Home > Domestic violence, Recent Post > The International Violence Against Women Act of 2010 (I-VAWA) and Undocumented Immigrants in the United States – Nia Parson

The International Violence Against Women Act of 2010 (I-VAWA) and Undocumented Immigrants in the United States – Nia Parson

Nia Parson

On February 4, 2010, the US House of Representatives and Senate introduced the International Violence Against Women Act of 2010 (I-VAWA 2010; S. 2982 and H.R. 4594).  Here, I raise the question of what the potential implications of the I-VAWA are for women in positions like Silvia (a pseudonym), whom I interviewed in my research on immigrant women’s experiences of domestic violence and help-seeking in the US.  Silvia, who had migrated from Mexico to the US in the mid-1990s with a coyote in order to provide a better life for her family, told me:

I think that the simple fact of being in a new country is something very difficult…When I came here I started to work. Sometimes we didn’t have anything to eat. We didn’t have any clothes to wear. When I arrived here, I didn’t speak the language. I missed Mexico. And then I met this person who is the father of my children, and we started to go out. From the beginning there was abuse…I was trapped. I didn’t know what to do. I said ‘I love him. I love him.’ And everyone told me that he wasn’t a good person, that maybe he used drugs. Six years of abuse, of beatings passed by.

The beatings were both physical and psychological. As an example of his brutality, Silvia told me that once her husband beat her in the legs with a cable.  In her desperation, she said, “I would leave and then come back…I left and came back like 5 or 6 times.”  Silvia lacks migration papers and is undocumented in the US.  She explained one way in which this status was related to her situation of domestic violence:

I was thinking that I would arrange the papers with him, because he was a citizen, but in the end he didn’t want to help me because of the problems. And at the beginning he told me that he was going to help me. But later, no, he didn’t want to. And I didn’t want to keep insisting either.

These kinds of cases raise many important questions, and the US Violence Against Women Act (VAWA) has addressed some issues of undocumented women who suffer domestic violence; however, many women, including Silvia, do not fall under the protections of the VAWA, because she is undocumented and not married to a US citizen or resident.

The stated goal of the I-VAWA 2010 is to “Prevent and respond to violence against women and girls internationally”.  The I-VAWA would establish an Office of Global Women’s Issues under the Secretary of State and provide funding to local organizations working on these issues around the globe. Throughout the I-VAWA, there is a stated focus on global women’s health issues.    This proposed focus of the US government on a form of global governance via the I-VAWA has potential implications for women who live in the US as undocumented immigrants and suffer domestic violence. Perhaps the provisions for women’s safety and freedom from violence internationally will translate to the same for undocumented immigrant women within the borders of the US.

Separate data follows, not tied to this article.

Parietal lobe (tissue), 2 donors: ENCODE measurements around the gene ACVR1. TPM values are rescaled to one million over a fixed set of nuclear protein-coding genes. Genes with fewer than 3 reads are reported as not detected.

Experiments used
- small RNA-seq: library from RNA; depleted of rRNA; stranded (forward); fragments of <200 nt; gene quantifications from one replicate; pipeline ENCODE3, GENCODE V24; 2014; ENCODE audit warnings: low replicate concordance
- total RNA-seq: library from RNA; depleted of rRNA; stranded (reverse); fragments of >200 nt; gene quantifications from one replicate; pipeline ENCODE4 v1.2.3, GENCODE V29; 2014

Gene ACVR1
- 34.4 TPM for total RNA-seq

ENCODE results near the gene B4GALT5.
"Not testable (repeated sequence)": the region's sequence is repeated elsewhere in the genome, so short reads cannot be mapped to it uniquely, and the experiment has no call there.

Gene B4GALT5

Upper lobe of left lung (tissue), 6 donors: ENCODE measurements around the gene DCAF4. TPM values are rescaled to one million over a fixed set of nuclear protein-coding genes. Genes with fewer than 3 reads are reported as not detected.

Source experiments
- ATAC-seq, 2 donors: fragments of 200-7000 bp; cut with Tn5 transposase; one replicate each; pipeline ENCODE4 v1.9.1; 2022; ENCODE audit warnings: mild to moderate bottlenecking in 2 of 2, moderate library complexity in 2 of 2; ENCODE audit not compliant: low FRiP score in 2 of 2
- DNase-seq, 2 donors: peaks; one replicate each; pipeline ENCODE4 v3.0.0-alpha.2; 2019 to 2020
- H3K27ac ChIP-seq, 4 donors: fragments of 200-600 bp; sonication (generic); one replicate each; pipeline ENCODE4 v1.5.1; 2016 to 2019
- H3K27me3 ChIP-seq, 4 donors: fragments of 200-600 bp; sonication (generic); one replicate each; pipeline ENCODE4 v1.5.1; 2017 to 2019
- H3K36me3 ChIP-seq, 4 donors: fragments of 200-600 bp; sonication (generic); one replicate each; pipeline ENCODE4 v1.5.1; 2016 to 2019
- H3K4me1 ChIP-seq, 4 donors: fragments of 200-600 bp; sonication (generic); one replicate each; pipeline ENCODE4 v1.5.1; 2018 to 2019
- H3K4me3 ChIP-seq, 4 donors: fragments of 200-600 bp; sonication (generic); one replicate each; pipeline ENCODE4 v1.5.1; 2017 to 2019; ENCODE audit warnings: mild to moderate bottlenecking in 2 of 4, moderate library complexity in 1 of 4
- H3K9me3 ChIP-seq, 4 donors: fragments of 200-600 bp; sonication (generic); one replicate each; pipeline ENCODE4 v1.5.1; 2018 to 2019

Nia Parson, PhD is Assistant Professor of Anthropology at Southern Methodist University.  She is interested broadly in the relationships of gender, violence, and health. She was a National Institute for Mental Health Postdoctoral Fellow at the Institute for Health at Rutgers University where she researched domestic violence among Spanish-speaking immigrants.  She has published in Medical Anthropology Quarterly and has an article forthcoming in Violence Against Women.  She is currently writing a book based on research on women’s experiences of domestic violence in post-dictatorship Chile entitled Post-traumatic States: Gender Violence and Subjectivity in Chile.  With the support of a Hogg Foundation for Mental Health grant she is beginning a project on mental health care for Mexican immigrant women who have suffered domestic violence in Dallas, TX.


Cite this:

Parson, Nia. 2010. The International Violence Against Women Act of 2010 (I-VAWA) and Undocumented Immigrants in the United States. AccessDenied: A Conversation on Un/authorized Im/migration and Health. Accessed (date) at https://accessdeniedblog.wordpress.com/2010/04/14/the-international-violence-against-women-act-of-2010-i-vawa-and-undocumented-immigrants-in-the-united-states/

  1. April 21, 2010 at 11:55 am

    There is and has been a domestic violence application that can be used by a non citizen,even if her husband,boyfriend is undocumented….there must be a police report, and if there are marks on the person take pictures, get an injunction and the rest will happen, also if there is a shelter they should know the process,I am not the immigration specialist but my staff that does these processes knows, I will ask her for more information…

    • Nia Parson
      May 5, 2010 at 2:33 pm

      Yes, that is the Violence Against Women Act, which has been very important. If a woman is undocumented in the US but is married to a US resident or citizen for example, she has access to the judicial system and social supports that can be very helpful. Here is a link about it http://www.womenslaw.org/laws_state_type.php?id=10270&state_code=US

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